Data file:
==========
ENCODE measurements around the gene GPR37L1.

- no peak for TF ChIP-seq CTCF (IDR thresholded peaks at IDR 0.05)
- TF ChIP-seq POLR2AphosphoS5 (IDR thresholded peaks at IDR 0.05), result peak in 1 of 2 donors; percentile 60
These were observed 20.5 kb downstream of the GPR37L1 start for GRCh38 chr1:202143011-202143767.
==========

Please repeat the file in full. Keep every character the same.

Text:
ENCODE measurements around the gene GPR37L1.

- no peak for TF ChIP-seq CTCF (IDR thresholded peaks at IDR 0.05)
- TF ChIP-seq POLR2AphosphoS5 (IDR thresholded peaks at IDR 0.05), result peak in 1 of 2 donors; percentile 60
These were observed 20.5 kb downstream of the GPR37L1 start for GRCh38 chr1:202143011-202143767.